1 Answer | Add Yours
It is clear that Chris was able to develop friendships easily as he travelled around, but also when he was at college. However, the way in which he ended those friendships was through constant moving and a refusal to pursue them any further. His goal was always to go "into the wild," in Alaska, and he clearly felt that relationships would be something that could hamper him as he pursued that goal, rather than something that would be a help and a support. Note, for example, how he severs his relationships with Westerburg as he goes to Alaska with the following message:
Please return all mail I receive to the sender. It might be a very long time before I return South. If this adventure proves fatal and you don't ever hear from me again, I want you to know you're a great man.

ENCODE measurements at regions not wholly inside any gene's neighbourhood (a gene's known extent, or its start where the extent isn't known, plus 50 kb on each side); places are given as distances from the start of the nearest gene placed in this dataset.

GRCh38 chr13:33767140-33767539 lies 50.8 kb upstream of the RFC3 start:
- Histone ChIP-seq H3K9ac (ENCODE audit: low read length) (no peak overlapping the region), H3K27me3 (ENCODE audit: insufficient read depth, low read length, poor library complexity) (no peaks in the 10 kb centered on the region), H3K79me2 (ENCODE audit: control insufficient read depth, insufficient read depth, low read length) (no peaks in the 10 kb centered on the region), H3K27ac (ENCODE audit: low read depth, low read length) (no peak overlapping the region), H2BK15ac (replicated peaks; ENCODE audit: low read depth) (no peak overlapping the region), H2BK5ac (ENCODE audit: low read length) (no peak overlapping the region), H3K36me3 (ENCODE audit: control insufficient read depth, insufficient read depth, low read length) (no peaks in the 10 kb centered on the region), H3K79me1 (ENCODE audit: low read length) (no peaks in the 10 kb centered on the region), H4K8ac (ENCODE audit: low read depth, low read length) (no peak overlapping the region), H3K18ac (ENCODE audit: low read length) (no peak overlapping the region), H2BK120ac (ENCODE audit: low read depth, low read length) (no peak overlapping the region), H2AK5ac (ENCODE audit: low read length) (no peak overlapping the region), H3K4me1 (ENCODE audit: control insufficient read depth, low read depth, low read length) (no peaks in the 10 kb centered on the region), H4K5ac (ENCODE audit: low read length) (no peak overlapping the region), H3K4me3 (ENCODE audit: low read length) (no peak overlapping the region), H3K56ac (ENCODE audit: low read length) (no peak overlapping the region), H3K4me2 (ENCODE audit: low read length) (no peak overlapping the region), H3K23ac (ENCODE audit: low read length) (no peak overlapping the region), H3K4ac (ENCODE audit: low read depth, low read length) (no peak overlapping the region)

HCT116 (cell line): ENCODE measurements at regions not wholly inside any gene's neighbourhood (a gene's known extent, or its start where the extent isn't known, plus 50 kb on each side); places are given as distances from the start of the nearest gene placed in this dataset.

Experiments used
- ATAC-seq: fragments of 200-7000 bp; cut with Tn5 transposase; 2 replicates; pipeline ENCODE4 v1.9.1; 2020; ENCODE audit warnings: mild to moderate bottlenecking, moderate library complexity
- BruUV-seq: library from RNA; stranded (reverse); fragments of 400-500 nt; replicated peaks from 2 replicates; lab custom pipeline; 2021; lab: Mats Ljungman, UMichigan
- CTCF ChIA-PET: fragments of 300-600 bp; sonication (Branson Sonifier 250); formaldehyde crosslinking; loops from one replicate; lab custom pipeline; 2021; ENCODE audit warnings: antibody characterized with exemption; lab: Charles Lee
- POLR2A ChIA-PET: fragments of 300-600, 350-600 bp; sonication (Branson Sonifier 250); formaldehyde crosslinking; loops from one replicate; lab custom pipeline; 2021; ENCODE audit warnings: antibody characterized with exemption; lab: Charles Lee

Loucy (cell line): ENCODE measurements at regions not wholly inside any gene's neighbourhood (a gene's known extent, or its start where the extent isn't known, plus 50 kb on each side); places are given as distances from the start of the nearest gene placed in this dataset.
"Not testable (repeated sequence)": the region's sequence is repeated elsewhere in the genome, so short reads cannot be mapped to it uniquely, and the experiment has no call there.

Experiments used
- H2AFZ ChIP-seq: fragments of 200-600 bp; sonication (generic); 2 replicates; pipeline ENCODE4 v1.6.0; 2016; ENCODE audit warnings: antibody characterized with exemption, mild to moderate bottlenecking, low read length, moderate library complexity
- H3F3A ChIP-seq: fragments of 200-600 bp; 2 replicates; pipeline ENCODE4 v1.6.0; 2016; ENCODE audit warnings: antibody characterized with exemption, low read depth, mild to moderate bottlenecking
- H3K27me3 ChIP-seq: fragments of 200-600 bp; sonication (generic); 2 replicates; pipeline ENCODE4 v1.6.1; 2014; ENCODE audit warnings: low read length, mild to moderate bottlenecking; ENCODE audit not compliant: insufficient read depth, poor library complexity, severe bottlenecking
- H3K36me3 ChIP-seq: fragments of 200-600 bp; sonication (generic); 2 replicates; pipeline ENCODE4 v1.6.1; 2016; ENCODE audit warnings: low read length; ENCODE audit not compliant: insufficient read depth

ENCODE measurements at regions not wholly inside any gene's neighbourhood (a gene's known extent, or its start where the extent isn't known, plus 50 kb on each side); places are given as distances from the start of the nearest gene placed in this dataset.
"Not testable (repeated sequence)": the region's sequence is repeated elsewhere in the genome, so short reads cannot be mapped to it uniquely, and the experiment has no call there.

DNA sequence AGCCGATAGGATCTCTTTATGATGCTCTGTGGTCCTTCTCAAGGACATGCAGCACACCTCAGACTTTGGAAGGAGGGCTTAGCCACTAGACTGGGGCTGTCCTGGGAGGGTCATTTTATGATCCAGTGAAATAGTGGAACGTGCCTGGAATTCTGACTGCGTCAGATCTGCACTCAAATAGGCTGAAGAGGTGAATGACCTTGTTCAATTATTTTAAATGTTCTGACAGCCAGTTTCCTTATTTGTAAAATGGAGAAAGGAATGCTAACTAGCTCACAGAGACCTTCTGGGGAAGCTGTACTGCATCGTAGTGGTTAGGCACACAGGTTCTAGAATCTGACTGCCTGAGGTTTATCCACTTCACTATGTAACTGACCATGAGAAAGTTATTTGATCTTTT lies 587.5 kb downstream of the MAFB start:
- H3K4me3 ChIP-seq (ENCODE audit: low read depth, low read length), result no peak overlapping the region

In the same way, Chris sent a card to Jan Burres and Bob with a similar message:
This is the last communication you shall receive from me. I now walk out to live amonst the wild. Take care, it was great knowing you.
Chris therefore isolated himself from his friends through a conscious policy of severing those relationships and moving on regularly. Even though in all of his significant friendships he had managed to develop a meaningful and deep relationship, where he both cared for others and others cared for him deeply, it is clear that his focus on the Emersonian ideal of self-reliance and independence meant that he felt he had to sever those links in order to be truly successful in his quest of going to Alaska and living independently.
We’ve answered 319,859 questions. We can answer yours, too.Ask a question